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Dare to Fail

If you want to succeed, get yourself okay with being crappy at something.

I’ve been doing non-fiction posts of late because I’ve been working on a piece for Soft Copy Publishing‘s upcoming publication. A small press publisher that focuses on short story anthologies for the iPad and Kindle. They do good stuff, and are a Bay Area local. Give them a follow if Twitter is your thing.

If I don’t make the cut, I’ll post the piece here. If I’ll do, I’ll post it here anyway, just sometime after the exclusive first digital rights pass (middle of next year).

But that’s not what this is all about. It’s about the risk of putting yourself out there. To get to this point, I’ve had to get myself okay with sucking, and being told I suck. It’s unlikely anyone will phrase it that way. But getting rejected often feels like that, no matter what is actually said.

Way back when short story publishing magazines had no such thing as a digital format, I told myself I wanted to collect as many rejection letters as possible. I knew I’d get them. Every writer does, and the main difference between success and failure is sucking it up and doing it again.

I was told by one of my writing teachers that you should expect form rejections. Sometimes you’ll get one that’s personalized. Or with notes. This is an amazing thing. It means you caught someone’s attention enough to add that personal touch. They didn’t just toss your work into the trash without grabbing them in someway.

The first story I tried submitting got three personalized responses. But no matter what, all I saw was “You Suck.” Despite what I had prepped myself for. Make no mistake I was proud of this still (so much, that I’m relating it now).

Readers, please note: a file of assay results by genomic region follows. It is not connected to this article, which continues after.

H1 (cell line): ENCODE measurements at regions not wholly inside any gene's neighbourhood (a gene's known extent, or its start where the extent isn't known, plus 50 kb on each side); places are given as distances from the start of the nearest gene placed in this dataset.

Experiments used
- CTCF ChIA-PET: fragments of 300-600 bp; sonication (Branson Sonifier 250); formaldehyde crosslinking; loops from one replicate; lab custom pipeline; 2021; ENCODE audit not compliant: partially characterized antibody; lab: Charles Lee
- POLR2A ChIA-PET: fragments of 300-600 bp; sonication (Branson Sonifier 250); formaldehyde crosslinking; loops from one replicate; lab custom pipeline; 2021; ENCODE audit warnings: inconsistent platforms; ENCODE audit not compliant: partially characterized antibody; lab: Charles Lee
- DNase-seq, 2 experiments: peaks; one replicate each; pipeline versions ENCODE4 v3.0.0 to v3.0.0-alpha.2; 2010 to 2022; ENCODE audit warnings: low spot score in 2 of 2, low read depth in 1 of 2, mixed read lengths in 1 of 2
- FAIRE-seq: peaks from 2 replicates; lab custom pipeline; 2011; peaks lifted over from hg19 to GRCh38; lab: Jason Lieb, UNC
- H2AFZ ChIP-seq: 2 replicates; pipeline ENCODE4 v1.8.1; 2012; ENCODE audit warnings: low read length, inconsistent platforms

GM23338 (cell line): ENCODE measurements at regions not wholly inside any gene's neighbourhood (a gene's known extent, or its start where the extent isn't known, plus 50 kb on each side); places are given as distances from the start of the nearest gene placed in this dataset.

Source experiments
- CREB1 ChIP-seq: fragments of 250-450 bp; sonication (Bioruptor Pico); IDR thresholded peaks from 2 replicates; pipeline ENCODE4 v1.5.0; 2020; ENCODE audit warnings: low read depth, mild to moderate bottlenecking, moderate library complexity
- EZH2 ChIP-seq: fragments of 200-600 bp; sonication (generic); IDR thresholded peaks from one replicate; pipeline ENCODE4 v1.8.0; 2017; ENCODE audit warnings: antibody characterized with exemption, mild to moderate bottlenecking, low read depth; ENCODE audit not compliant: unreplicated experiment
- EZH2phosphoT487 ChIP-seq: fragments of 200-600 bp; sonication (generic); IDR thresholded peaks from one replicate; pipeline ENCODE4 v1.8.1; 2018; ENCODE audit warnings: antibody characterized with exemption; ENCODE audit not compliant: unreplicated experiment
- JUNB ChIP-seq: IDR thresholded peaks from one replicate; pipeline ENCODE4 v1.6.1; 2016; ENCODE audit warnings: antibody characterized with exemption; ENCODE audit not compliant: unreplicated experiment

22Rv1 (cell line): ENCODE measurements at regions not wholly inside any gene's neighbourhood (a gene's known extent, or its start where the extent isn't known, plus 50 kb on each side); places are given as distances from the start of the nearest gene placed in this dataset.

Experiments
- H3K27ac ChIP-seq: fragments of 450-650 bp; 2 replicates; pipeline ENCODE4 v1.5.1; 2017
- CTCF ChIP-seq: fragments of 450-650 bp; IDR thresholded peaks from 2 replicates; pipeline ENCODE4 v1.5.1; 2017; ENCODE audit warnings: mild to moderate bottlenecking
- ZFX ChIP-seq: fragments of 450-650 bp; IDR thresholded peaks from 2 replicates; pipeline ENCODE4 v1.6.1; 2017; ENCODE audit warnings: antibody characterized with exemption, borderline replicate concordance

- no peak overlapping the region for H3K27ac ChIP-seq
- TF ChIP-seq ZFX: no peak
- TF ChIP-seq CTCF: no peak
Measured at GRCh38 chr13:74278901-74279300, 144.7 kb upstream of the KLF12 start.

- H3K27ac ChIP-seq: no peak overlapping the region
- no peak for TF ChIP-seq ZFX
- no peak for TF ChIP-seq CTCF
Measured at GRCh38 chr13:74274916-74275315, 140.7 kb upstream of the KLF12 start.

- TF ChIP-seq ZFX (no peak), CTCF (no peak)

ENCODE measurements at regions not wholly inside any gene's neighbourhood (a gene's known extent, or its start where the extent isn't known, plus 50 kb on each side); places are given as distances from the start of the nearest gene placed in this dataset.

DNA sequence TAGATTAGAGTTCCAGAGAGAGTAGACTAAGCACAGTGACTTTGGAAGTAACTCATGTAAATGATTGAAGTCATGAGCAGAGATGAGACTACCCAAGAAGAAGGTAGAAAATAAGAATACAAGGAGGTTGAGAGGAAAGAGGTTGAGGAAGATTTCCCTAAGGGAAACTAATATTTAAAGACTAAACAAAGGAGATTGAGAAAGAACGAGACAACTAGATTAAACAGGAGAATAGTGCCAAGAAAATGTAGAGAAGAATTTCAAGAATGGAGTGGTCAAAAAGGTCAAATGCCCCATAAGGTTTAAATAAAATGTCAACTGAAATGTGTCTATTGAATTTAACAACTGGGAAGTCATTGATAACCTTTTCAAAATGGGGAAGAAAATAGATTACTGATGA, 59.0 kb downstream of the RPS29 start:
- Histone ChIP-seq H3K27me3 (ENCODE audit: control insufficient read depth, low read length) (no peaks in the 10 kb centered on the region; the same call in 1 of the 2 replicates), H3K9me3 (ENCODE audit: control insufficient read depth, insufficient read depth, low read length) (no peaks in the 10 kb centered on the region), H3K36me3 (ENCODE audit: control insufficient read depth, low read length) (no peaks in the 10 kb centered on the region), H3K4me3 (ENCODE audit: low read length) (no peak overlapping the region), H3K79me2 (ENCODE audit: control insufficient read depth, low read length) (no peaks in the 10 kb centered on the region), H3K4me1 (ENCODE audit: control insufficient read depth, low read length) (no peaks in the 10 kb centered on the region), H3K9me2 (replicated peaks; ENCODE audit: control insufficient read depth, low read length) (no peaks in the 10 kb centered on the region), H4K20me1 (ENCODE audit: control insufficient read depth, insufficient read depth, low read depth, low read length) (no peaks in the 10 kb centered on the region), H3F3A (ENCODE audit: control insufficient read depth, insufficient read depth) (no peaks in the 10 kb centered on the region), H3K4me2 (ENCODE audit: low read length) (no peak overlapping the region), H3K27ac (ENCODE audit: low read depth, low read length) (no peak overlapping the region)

All but the rarest of us have the ego not to see that. And by rare, I don’t mean the ones who “made it”. A vast majority of them still get blocked because they think their work is crap. They still get heartbroken by rejection or poor reviews. I mean the RAREST of all of us.

In other words, having an impervious ego isn’t the key to success.

What is key is moving on despite hearing “You suck.” I remember reading that Stephen King once related that every writer gets rejected. The only difference between success and failure is that success means you submit your work one more time than it gets rejected.

I’ve found this true for just about anything.

So it’s not about shrugging off the message that your brain hears from rejection, that you’re not good enough. It’s about being bullheaded about it. Being able to look at what you’re doing and say, “It’s okay if other people think it sucks.”

This helps even when you’re just starting out. You might be unable to draw or write or sell cars. Whatever it is you are hoping to accomplish. You’ve got to be okay with taking those first steps and seeing a big pile of crap as results.

With hard work, perseverance, and self improvement you will eventually succeed. It’s just that failure is a critical component in getting to success.

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